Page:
Alone - Heart

Along the path of my process here, I have been blessed by the offers of help from so many great human beings. One of the things people often offer is to run with me. I see people running together all the time. It looks like they love it. They just jog and chat and sweat and bond. And considering the folks who have offered, I would have an amazing collection of conversations to add to my list of awesome things running has provided for me. 

But it turns out that at the top of that list is the opportunity for solitude. Who knew?  I don't listen to music, I don't bring a phone, I don't pace by friends. It's an amazing feeling to set the world down and choose to be alone. I'm a social creature. Very social. I love people. I love the reality of them, the idea of them, their stories, their cadence and their faces. I love the puzzle of humanity and the courage. I love our failures and our inextricable need for each other. So for me, choosing the alone thing is an anomaly. But I have never really questioned that it's exactly part of the point. I ran with Beth and Chelsea once in my first 5k. Then I ran about 2 miles with Judith one time. And back to alone I ran.

It's funny how the pace of the world works on me. It wears me down, slowly, a little tooth, and I don't notice it until it hits nerves. The running holds the nerve collision off. My brain does all kinds of weird gymnastics and I get to both do the flips, and watch them. I stretch it out, like a hamstring, stiff and resistant until the heat kicks in. Everything in my mind loosens up and eventually it touches its own toes. I get to witness my tendency toward self-defeat and slowly work out an antidote. Then when I'm done running, I can take the antidote back to the world with me and use it in other situations. Most notably, writing. After a day of crappy prose, I don't have to name it crap. I can just accept that some writing is alive to be edited, not to appear on the page, but to lead me to the next crop of words that works. Like growing ground cover to work into the soil. It makes the soil better even though the vegetation itself is not food.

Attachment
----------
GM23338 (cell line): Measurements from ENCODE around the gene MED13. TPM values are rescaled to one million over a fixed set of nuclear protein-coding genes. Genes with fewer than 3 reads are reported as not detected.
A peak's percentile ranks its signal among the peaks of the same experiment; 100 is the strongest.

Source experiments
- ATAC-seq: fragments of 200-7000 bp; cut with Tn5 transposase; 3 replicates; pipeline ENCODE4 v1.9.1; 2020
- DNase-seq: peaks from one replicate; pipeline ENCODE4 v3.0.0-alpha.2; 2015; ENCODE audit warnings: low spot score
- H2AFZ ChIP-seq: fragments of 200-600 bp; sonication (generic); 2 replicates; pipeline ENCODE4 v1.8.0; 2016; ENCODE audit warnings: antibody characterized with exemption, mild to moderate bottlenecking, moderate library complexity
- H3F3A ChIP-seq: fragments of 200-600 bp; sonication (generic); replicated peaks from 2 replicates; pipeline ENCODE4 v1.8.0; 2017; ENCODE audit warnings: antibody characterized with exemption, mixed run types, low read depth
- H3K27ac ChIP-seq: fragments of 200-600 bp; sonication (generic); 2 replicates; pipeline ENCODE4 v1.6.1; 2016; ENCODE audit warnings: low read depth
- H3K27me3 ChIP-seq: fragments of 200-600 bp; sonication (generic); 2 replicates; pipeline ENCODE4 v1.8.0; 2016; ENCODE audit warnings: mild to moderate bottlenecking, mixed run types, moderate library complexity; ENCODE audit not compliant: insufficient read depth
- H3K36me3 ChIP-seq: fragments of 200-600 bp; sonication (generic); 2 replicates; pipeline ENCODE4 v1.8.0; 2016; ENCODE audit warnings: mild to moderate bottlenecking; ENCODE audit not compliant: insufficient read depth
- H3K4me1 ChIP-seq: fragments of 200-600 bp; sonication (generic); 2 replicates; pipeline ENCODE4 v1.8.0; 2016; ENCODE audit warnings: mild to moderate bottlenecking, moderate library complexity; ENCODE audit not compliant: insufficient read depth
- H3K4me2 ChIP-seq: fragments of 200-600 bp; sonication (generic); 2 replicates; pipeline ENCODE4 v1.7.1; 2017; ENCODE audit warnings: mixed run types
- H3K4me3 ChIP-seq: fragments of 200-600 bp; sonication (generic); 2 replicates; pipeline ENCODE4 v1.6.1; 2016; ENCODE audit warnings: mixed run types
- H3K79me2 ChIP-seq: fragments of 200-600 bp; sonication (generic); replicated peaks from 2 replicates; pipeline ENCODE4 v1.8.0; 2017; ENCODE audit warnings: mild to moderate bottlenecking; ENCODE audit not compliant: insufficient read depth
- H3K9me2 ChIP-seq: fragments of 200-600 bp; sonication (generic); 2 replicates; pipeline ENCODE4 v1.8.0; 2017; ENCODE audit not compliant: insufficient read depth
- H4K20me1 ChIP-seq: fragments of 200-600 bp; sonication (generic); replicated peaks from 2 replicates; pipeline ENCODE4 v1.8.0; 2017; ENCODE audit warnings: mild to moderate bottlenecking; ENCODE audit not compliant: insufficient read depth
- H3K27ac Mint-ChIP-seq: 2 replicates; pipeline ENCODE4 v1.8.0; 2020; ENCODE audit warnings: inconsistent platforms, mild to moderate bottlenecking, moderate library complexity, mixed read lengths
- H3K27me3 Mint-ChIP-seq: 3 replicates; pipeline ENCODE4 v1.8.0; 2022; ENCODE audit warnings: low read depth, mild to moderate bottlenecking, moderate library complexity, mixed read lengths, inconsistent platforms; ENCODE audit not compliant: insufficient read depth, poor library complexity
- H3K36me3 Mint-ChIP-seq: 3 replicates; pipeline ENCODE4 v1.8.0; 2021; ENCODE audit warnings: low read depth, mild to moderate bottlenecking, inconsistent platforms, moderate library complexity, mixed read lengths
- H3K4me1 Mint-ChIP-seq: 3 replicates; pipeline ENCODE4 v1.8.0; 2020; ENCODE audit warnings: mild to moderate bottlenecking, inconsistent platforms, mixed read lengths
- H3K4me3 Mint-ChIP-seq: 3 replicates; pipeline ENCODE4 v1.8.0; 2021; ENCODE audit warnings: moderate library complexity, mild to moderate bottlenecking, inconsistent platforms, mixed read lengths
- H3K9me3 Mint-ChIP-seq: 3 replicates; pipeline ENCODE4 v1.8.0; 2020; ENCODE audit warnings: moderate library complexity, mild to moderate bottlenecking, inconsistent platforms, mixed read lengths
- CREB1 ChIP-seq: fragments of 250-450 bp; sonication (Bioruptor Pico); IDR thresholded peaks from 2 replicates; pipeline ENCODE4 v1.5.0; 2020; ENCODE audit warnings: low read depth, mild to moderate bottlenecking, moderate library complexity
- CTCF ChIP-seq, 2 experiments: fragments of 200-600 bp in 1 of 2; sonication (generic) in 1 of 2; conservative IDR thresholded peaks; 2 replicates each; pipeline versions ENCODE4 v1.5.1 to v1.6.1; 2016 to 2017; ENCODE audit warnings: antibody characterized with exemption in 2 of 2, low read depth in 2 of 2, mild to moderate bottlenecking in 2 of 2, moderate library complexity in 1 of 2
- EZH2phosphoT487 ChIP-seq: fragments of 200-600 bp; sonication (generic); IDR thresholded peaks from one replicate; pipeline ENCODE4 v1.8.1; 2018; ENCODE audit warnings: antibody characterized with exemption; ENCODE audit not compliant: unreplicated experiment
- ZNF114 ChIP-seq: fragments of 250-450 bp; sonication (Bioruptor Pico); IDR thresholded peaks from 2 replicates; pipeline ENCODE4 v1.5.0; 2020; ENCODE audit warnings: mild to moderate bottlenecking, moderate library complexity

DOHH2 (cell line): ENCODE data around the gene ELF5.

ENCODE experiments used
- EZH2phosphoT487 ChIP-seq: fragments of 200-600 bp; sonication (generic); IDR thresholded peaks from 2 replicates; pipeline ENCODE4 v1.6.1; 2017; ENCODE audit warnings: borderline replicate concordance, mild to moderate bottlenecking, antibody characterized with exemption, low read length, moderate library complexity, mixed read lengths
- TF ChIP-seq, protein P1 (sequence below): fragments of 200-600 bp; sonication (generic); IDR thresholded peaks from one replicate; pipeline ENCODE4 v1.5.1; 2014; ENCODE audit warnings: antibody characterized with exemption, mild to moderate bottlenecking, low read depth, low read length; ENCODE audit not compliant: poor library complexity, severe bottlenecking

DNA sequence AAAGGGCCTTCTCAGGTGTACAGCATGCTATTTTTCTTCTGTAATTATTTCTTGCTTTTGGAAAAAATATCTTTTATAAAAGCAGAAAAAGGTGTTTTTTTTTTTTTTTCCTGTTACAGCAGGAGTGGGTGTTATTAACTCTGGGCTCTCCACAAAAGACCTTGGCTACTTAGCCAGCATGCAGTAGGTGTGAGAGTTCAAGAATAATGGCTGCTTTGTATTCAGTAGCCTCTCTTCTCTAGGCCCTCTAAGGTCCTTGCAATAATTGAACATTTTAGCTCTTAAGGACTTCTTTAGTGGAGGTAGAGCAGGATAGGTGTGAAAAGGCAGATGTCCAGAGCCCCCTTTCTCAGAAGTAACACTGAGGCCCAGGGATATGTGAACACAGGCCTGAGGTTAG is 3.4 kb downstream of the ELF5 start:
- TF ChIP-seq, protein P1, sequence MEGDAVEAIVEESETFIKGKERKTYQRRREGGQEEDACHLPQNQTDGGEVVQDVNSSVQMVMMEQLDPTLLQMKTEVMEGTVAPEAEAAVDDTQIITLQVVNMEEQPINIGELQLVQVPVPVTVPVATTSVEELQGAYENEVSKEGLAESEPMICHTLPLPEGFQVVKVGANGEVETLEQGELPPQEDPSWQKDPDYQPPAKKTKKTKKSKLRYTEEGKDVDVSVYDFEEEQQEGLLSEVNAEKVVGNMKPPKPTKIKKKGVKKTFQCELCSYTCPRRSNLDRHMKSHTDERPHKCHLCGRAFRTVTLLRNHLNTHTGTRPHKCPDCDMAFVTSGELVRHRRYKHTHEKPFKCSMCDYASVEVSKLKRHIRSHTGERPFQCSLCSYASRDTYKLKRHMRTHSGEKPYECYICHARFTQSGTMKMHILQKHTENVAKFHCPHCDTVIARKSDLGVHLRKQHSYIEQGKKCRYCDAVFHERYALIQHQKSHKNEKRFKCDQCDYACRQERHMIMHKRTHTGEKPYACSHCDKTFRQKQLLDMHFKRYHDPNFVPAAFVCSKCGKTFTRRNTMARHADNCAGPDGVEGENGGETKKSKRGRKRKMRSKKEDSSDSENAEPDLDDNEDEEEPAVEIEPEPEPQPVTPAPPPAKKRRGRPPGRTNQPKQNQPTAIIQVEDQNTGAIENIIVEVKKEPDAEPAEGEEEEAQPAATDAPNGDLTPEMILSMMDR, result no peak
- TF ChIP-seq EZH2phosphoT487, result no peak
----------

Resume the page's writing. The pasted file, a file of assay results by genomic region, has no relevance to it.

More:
The aloneness also lets me actually arrive in my body. As a pudgy American woman, the world has told me for years my body is not a thing to be lived in, but a thing to ridicule and change. Being a card carrying, flag waving, out and proud feminist, I have struggled for years trying to accept that I am just fine the way I am. Albeit I've tried this from a very sedentary lifestyle, which isn't a particularly healthy way to appreciate a feminist body. That said, I think the running is making me a human who gets to live here, at home in the body. I mean, I can't believe it can do this shit. I carry around 168 pounds for about 3 hours. And the thing just keeps going. Hips, thighs, broad shoulders, all of it. I think I wouldn't really get to come to a place of friendship with this if I was distracted by companionship. Plus I get so happy when I see other zaftig women out there walking and running. We are so badass. This is what a feminist looks like, alright. Sausage outfits for everyone, I say.

And one more remarkable thing about being out there alone is this feeling of being accountable to myself first and foremost. There's no one else. No one knows where I am, really. They can't reach me. Any emergency will have to wait. It's just me. My thoughts. Some strange way to get to know myself each day. And know that I can do things I never thought I could do. Or that it never even occurred to me I would want to do. 

People, make no mistake... I still don't actually like the running. But I am loving all the side effects. I never feel lonely out there. Just alone.

Sara Elise.


  1. Like Like Like!

  2. I just recently realized that I look forward to solo runs as well, which a year ago I NEVER thought would happen. I do need music, though, so I'm prone to running down the street exclaiming (out of tune) "TIK TOK!"

    Your comments about your body made me laugh: As the heiress of an Eastern European Peasant Farmer body that would be perfectly comfortable swinging a scythe in a wheat field, I will never be a gazelle, so if you're in my way you'd better move or get mowed down. I'm finally beginning to appreciate the strength that my body has. My pooch, however, is not appreciated and is welcome to take a hike.

    Keep running like a girl.